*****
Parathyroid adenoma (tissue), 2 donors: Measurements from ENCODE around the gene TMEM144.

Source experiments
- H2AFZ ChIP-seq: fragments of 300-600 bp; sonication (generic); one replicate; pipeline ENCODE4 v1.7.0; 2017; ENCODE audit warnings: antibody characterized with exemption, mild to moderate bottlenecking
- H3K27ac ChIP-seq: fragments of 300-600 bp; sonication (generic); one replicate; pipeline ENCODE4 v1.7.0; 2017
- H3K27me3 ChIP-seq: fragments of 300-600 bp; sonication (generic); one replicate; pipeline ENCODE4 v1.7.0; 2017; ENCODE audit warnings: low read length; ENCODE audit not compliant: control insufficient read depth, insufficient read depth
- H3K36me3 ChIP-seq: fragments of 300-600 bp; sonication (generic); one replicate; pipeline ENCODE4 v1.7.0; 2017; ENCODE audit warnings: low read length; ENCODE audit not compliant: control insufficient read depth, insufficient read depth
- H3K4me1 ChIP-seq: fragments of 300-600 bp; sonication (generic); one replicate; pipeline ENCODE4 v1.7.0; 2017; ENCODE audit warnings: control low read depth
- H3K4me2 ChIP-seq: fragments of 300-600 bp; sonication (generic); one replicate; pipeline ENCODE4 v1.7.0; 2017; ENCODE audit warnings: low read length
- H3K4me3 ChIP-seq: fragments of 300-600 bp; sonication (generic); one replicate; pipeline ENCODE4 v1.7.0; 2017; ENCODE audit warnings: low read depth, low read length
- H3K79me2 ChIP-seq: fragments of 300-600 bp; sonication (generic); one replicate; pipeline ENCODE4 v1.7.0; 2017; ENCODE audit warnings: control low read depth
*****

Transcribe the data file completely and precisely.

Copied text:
Parathyroid adenoma (tissue), 2 donors: Measurements from ENCODE around the gene TMEM144.

Source experiments
- H2AFZ ChIP-seq: fragments of 300-600 bp; sonication (generic); one replicate; pipeline ENCODE4 v1.7.0; 2017; ENCODE audit warnings: antibody characterized with exemption, mild to moderate bottlenecking
- H3K27ac ChIP-seq: fragments of 300-600 bp; sonication (generic); one replicate; pipeline ENCODE4 v1.7.0; 2017
- H3K27me3 ChIP-seq: fragments of 300-600 bp; sonication (generic); one replicate; pipeline ENCODE4 v1.7.0; 2017; ENCODE audit warnings: low read length; ENCODE audit not compliant: control insufficient read depth, insufficient read depth
- H3K36me3 ChIP-seq: fragments of 300-600 bp; sonication (generic); one replicate; pipeline ENCODE4 v1.7.0; 2017; ENCODE audit warnings: low read length; ENCODE audit not compliant: control insufficient read depth, insufficient read depth
- H3K4me1 ChIP-seq: fragments of 300-600 bp; sonication (generic); one replicate; pipeline ENCODE4 v1.7.0; 2017; ENCODE audit warnings: control low read depth
- H3K4me2 ChIP-seq: fragments of 300-600 bp; sonication (generic); one replicate; pipeline ENCODE4 v1.7.0; 2017; ENCODE audit warnings: low read length
- H3K4me3 ChIP-seq: fragments of 300-600 bp; sonication (generic); one replicate; pipeline ENCODE4 v1.7.0; 2017; ENCODE audit warnings: low read depth, low read length
- H3K79me2 ChIP-seq: fragments of 300-600 bp; sonication (generic); one replicate; pipeline ENCODE4 v1.7.0; 2017; ENCODE audit warnings: control low read depth